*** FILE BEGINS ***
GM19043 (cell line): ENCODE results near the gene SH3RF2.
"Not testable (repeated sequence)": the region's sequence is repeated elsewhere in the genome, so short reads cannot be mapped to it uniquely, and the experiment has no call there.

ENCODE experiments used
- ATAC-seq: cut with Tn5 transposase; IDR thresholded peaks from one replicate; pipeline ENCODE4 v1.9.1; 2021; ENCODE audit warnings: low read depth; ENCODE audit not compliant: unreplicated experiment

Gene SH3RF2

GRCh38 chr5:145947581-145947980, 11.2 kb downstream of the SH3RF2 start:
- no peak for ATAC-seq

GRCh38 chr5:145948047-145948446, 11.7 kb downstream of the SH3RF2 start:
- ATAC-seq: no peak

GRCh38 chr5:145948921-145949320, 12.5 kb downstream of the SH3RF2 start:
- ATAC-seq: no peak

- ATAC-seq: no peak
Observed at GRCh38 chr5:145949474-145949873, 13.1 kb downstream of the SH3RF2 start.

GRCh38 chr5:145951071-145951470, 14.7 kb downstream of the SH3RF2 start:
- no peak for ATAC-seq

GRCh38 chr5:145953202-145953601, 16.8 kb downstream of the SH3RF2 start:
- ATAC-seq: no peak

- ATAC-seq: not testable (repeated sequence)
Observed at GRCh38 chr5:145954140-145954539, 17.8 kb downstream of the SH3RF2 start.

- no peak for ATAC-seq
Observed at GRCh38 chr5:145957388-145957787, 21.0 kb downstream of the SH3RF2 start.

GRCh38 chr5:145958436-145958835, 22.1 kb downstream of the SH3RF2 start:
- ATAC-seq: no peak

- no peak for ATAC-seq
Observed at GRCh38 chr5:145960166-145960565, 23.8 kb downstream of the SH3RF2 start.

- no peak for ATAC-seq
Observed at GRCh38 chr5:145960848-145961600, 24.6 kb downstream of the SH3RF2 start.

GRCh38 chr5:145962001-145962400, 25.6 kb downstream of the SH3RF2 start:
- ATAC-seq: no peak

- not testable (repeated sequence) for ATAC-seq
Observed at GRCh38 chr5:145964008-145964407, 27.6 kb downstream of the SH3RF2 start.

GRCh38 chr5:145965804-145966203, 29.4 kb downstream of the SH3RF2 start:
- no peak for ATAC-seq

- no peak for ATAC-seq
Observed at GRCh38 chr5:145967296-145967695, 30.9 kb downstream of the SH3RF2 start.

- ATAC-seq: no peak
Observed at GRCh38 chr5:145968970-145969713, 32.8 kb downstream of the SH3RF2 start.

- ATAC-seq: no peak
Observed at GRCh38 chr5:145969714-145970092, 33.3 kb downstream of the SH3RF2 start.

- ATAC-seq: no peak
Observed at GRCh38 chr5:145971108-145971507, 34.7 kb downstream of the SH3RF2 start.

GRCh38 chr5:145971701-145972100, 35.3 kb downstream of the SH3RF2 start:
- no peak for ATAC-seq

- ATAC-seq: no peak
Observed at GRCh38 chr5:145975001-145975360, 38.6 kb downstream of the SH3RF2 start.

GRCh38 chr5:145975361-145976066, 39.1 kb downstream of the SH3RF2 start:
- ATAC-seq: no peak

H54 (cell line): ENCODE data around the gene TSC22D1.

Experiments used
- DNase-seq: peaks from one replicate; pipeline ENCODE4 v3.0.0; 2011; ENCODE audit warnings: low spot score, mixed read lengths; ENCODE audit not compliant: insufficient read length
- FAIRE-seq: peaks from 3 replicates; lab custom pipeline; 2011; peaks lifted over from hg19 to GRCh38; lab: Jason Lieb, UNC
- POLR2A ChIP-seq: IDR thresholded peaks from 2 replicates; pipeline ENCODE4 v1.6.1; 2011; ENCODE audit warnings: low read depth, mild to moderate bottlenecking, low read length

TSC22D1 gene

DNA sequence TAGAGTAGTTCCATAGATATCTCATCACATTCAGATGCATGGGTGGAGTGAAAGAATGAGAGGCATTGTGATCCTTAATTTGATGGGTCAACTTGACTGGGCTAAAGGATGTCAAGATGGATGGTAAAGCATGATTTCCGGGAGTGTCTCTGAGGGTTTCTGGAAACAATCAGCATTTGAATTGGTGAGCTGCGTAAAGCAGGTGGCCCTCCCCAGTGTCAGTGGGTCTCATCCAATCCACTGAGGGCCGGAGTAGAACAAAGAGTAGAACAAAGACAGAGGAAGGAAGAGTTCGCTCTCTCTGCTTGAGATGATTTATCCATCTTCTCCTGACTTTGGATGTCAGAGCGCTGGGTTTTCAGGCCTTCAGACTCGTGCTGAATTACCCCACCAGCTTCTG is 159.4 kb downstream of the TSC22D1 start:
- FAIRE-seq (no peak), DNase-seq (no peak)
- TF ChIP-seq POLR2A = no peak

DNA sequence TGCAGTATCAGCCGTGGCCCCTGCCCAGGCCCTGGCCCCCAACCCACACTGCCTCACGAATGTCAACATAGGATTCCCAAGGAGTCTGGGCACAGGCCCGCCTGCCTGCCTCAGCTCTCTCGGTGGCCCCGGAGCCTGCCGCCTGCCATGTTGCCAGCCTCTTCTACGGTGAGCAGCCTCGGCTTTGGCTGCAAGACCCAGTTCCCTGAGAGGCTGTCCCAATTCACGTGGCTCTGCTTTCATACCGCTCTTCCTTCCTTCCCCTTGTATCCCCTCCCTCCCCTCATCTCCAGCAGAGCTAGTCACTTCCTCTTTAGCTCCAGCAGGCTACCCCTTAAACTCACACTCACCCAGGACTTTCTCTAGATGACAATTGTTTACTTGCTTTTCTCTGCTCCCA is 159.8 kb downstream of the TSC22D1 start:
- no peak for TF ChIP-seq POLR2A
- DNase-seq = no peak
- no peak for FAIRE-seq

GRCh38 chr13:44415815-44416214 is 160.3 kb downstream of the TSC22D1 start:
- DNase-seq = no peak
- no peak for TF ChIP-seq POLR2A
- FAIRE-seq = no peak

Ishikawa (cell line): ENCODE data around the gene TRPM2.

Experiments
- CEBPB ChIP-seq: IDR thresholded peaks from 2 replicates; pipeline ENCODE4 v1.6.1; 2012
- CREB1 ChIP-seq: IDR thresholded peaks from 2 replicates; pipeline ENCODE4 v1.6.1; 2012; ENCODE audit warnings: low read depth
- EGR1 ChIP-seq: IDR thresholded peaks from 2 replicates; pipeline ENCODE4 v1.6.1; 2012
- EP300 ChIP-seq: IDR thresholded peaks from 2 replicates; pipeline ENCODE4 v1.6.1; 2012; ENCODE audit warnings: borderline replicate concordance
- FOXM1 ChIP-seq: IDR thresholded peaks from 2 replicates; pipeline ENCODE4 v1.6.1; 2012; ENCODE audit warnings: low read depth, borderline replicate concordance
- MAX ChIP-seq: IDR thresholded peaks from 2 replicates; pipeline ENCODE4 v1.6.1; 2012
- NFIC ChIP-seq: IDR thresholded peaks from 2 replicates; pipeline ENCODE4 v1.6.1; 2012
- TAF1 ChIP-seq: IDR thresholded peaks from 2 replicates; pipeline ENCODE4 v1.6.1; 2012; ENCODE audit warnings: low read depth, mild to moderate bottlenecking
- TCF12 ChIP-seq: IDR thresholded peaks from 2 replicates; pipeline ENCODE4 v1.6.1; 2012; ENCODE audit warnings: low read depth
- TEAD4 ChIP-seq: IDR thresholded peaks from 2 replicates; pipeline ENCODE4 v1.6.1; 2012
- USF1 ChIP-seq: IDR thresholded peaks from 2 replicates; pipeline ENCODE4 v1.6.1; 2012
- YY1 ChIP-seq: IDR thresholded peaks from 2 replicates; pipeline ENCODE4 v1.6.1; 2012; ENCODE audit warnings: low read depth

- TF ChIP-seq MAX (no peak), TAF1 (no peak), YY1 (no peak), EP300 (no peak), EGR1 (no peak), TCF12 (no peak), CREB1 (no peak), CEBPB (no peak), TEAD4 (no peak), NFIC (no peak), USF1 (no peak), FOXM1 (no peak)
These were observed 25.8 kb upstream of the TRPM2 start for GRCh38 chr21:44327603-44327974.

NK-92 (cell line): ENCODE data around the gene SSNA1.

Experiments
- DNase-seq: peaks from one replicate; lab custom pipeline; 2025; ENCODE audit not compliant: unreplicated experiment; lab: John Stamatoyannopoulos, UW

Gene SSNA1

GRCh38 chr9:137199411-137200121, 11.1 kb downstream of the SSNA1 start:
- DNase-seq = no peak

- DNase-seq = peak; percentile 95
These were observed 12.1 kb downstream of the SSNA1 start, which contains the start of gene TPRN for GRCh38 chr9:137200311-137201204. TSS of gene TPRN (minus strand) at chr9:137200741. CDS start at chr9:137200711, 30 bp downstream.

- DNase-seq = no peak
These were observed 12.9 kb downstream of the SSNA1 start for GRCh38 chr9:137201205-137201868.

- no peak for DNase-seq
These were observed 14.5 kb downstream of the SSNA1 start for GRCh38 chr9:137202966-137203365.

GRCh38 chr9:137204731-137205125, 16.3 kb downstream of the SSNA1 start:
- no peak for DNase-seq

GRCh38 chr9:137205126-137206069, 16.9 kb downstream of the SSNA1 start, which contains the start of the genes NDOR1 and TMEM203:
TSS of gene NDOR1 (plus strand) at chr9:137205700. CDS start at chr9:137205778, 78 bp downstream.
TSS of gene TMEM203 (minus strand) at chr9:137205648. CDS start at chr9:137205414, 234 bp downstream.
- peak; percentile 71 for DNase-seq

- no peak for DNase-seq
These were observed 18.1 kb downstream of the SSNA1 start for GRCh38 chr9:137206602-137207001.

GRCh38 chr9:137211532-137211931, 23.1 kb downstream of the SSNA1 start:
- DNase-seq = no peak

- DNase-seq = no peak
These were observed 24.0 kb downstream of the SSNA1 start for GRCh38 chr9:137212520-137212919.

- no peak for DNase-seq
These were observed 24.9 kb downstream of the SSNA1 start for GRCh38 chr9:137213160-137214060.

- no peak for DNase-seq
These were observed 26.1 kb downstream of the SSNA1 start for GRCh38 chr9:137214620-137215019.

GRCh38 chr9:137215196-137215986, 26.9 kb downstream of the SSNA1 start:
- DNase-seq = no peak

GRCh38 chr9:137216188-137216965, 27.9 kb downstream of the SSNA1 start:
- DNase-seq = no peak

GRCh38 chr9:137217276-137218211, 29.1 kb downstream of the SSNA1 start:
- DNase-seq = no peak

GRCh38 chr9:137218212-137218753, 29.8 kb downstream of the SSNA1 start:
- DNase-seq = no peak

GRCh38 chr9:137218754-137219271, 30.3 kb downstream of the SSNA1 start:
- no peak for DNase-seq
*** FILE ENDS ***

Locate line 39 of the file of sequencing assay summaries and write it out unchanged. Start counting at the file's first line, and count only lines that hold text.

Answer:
Observed at GRCh38 chr5:145969714-145970092, 33.3 kb downstream of the SH3RF2 start.